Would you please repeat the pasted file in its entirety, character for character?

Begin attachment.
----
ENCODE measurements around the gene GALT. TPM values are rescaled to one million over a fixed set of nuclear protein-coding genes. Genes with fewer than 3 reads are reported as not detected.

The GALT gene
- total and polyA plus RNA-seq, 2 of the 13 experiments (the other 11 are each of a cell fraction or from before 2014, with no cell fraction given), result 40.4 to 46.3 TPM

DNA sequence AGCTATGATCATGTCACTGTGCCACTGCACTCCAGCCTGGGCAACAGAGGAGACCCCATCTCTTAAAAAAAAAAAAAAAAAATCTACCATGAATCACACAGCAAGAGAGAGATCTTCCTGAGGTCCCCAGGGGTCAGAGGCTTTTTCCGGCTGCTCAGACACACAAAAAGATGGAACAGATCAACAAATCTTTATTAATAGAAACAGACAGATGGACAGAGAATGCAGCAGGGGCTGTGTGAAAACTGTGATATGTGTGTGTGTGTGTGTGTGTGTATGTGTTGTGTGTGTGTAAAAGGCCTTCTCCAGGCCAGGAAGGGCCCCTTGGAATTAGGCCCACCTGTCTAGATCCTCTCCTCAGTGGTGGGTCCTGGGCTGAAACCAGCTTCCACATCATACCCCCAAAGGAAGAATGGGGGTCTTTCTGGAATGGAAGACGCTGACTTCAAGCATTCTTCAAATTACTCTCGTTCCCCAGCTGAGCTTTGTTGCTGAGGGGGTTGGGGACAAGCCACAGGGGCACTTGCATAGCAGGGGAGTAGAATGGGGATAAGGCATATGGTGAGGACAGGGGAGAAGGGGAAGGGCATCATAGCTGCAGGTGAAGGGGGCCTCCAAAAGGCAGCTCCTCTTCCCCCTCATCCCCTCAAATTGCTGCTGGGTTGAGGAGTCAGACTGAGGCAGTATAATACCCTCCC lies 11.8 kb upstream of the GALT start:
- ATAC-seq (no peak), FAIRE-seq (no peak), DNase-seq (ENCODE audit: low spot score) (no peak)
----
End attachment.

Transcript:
ENCODE measurements around the gene GALT. TPM values are rescaled to one million over a fixed set of nuclear protein-coding genes. Genes with fewer than 3 reads are reported as not detected.

The GALT gene
- total and polyA plus RNA-seq, 2 of the 13 experiments (the other 11 are each of a cell fraction or from before 2014, with no cell fraction given), result 40.4 to 46.3 TPM

DNA sequence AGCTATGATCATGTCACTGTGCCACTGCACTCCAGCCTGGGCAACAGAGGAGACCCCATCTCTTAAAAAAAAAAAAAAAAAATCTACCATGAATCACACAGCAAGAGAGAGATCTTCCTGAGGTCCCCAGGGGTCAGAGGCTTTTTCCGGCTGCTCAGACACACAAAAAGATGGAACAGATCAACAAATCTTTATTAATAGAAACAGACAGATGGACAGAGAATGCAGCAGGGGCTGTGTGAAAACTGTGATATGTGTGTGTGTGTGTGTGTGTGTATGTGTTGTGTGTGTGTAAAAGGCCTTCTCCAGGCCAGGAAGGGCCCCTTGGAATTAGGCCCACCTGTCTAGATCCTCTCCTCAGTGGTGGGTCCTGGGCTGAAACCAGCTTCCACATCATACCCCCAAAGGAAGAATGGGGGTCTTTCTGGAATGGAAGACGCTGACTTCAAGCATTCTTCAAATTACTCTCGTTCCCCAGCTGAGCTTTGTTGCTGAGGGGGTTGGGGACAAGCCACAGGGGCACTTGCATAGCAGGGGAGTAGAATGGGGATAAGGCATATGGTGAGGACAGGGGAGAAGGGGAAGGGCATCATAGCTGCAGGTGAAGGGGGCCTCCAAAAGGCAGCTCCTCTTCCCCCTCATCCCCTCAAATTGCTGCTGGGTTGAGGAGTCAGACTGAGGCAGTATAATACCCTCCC lies 11.8 kb upstream of the GALT start:
- ATAC-seq (no peak), FAIRE-seq (no peak), DNase-seq (ENCODE audit: low spot score) (no peak)